"From Transport & Environment’s role in EU shipping regulation debate to Clean Arctic Alliance’s work on making sure IMO decisions take indigenous Inuit populations into account, the green lobby remains one of the most important actors in shipping’s sustainability conversation."
Clean Arctic Alliance Lead Advisor Dr Sian Prior interviewed by Eric Priante Martin on audio edition of Green Seas, which explores the environmental consequences of shipping as the ‘frozen north’ thaws. More ships and a wider variety of ships, including older vessels not built for ice, are transiting the Arctic as Russia looks to increase use of the Northern Sea Route. But while this may be an opportunity for shipping, it also has significant environmental risks. The Green Seas podcast explores them individually with Clean Arctic Alliance lead advisor Sian Prior and Margaret Williams, a senior fellow at Harvard
“The rapid expansion of Arctic shipping traffic using fossil fuels and opening Arctic Sea routes to year-round navigation for transporting fossil fuels heightens the risk of spills and leakages, increases underwater noise pollution, and destroys ice ecosystems and habitats of ice-dependent species such as seals and polar bears. It also poses a significant threat to the food security and livelihoods of Indigenous communities whose survival and sustenance rely on their intricate relationship with a healthy Arctic environment,” Sian Prior, lead advisor to the Clean Arctic Alliance, told Splash. Over 100 countries have signed the Global Methane Pledge to reduce methane emissions
High North News: As Era of “Global Boiling” Commences, Slowing the Arctic’s Meltdown Becomes More Urgent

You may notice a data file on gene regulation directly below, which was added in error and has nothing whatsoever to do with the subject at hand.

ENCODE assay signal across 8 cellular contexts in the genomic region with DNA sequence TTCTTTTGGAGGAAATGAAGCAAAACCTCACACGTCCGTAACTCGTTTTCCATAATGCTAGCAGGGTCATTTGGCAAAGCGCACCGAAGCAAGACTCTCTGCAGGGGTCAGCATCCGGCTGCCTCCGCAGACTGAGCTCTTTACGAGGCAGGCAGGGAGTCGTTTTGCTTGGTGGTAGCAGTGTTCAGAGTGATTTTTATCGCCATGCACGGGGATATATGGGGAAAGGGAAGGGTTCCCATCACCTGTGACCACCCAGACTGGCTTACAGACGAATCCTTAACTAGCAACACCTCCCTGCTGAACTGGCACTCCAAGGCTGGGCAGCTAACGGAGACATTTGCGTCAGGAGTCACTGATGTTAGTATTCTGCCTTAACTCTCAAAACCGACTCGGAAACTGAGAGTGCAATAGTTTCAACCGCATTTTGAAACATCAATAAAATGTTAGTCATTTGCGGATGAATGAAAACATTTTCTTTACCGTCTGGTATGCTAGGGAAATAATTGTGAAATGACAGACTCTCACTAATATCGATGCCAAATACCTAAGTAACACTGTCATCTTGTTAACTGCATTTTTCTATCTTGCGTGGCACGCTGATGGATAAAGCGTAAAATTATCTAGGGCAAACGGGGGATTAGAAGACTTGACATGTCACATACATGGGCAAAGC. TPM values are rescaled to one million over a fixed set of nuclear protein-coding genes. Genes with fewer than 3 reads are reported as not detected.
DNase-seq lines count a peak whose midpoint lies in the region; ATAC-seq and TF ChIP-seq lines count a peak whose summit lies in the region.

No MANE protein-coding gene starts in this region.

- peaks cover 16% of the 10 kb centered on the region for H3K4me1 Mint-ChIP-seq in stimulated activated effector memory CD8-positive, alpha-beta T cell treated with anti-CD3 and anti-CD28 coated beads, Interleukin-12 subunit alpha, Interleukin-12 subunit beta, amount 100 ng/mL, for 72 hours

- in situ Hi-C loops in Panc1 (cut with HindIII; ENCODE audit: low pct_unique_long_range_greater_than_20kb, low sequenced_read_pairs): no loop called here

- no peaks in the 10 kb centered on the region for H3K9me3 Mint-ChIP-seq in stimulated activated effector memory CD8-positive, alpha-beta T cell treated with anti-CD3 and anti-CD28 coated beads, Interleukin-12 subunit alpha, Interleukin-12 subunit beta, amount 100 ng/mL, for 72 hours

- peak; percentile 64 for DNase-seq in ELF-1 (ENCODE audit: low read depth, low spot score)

"G20 leaders should take action to protect the Arctic and significantly slow climate change", says Arctic Policy Director Kay Brown at the Environmental organization Pacific Environment.
Stronger regulation could eliminate soot from ship exhaust which is accelerating warming, particularly in the Arctic, writes Isabelle Gerretsen
Climate activists with the Clean Arctic Alliance sounded the alarm this week that negotiators could delete a demand by the Parliament that the Commission use a review of FuelEU Maritime to consider changes to the list of pollutants that the regulation covers.
The International Maritime Organization took incremental steps to protecting marine environments, including in the Arctic, from noise pollution. The voluntary measures, however, do not go far enough, say environmental groups and the Inuit Circumpolar Council, especially for the Arctic Ocean’s sensitive ecosystem.
Lloyds List: IMO makes progress on underwater noise but more action needed, environmental groups say
Shipping body's sub-committee on ship design and construction completes draft guidelines to curb underwater noise pollution
Sarah Bobbe, Arctic program manager at Ocean Conservancy, urged the IMO to act. “In addition to global measures, even more stringent regional measures to reduce acoustic pollution from vessels in areas such as the Arctic will be necessary,” she said.
Eric Priante Martin on TradeWinds, 16 November 2022: At COP27, a bid to lift shipping’s black carbon emissions up the agenda There is perhaps no more iconic front line in the battle against climate change than the Arctic, where scientists say temperatures have risen by three times the global average. That has led to a dangerous feedback loop. Global warming melts the sea ice, but that ice actually helps keep the planet cooler by reflecting some if the sun’s rays, so when it goes away, it threatens to make climate change worse. And this has opened the door to another